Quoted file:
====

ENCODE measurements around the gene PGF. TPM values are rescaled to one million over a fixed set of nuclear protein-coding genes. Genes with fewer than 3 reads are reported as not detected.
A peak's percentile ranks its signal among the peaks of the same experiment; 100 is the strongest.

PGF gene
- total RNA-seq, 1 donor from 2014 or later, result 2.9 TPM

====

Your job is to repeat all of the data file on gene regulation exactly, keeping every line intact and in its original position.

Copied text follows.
ENCODE measurements around the gene PGF. TPM values are rescaled to one million over a fixed set of nuclear protein-coding genes. Genes with fewer than 3 reads are reported as not detected.
A peak's percentile ranks its signal among the peaks of the same experiment; 100 is the strongest.

PGF gene
- total RNA-seq, 1 donor from 2014 or later, result 2.9 TPM